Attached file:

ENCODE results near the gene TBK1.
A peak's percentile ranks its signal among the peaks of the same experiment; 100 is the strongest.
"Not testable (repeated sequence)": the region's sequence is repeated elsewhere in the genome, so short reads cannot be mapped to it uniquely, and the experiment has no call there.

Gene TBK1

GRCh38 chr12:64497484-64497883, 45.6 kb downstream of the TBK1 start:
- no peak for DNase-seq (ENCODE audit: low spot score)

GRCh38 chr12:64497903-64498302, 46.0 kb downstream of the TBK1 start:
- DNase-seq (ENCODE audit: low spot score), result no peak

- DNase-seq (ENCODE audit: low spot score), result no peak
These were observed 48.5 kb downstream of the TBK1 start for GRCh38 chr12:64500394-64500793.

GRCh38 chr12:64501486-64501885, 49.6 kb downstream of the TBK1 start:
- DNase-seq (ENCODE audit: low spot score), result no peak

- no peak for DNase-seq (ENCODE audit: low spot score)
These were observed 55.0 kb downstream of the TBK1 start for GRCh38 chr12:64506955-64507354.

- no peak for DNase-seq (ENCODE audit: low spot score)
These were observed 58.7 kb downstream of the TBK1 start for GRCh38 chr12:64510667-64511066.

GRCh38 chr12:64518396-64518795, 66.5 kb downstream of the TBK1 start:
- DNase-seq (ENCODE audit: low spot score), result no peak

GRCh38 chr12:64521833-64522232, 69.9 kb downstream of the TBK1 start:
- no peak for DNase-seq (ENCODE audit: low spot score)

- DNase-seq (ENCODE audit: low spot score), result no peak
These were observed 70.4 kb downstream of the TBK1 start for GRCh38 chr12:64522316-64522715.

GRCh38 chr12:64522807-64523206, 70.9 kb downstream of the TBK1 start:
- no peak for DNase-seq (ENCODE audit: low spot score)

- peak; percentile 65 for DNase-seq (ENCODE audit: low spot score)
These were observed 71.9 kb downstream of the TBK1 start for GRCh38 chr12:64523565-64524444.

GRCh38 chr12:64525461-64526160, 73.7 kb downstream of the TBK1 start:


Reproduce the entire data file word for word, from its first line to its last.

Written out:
ENCODE results near the gene TBK1.
A peak's percentile ranks its signal among the peaks of the same experiment; 100 is the strongest.
"Not testable (repeated sequence)": the region's sequence is repeated elsewhere in the genome, so short reads cannot be mapped to it uniquely, and the experiment has no call there.

Gene TBK1

GRCh38 chr12:64497484-64497883, 45.6 kb downstream of the TBK1 start:
- no peak for DNase-seq (ENCODE audit: low spot score)

GRCh38 chr12:64497903-64498302, 46.0 kb downstream of the TBK1 start:
- DNase-seq (ENCODE audit: low spot score), result no peak

- DNase-seq (ENCODE audit: low spot score), result no peak
These were observed 48.5 kb downstream of the TBK1 start for GRCh38 chr12:64500394-64500793.

GRCh38 chr12:64501486-64501885, 49.6 kb downstream of the TBK1 start:
- DNase-seq (ENCODE audit: low spot score), result no peak

- no peak for DNase-seq (ENCODE audit: low spot score)
These were observed 55.0 kb downstream of the TBK1 start for GRCh38 chr12:64506955-64507354.

- no peak for DNase-seq (ENCODE audit: low spot score)
These were observed 58.7 kb downstream of the TBK1 start for GRCh38 chr12:64510667-64511066.

GRCh38 chr12:64518396-64518795, 66.5 kb downstream of the TBK1 start:
- DNase-seq (ENCODE audit: low spot score), result no peak

GRCh38 chr12:64521833-64522232, 69.9 kb downstream of the TBK1 start:
- no peak for DNase-seq (ENCODE audit: low spot score)

- DNase-seq (ENCODE audit: low spot score), result no peak
These were observed 70.4 kb downstream of the TBK1 start for GRCh38 chr12:64522316-64522715.

GRCh38 chr12:64522807-64523206, 70.9 kb downstream of the TBK1 start:
- no peak for DNase-seq (ENCODE audit: low spot score)

- peak; percentile 65 for DNase-seq (ENCODE audit: low spot score)
These were observed 71.9 kb downstream of the TBK1 start for GRCh38 chr12:64523565-64524444.

GRCh38 chr12:64525461-64526160, 73.7 kb downstream of the TBK1 start: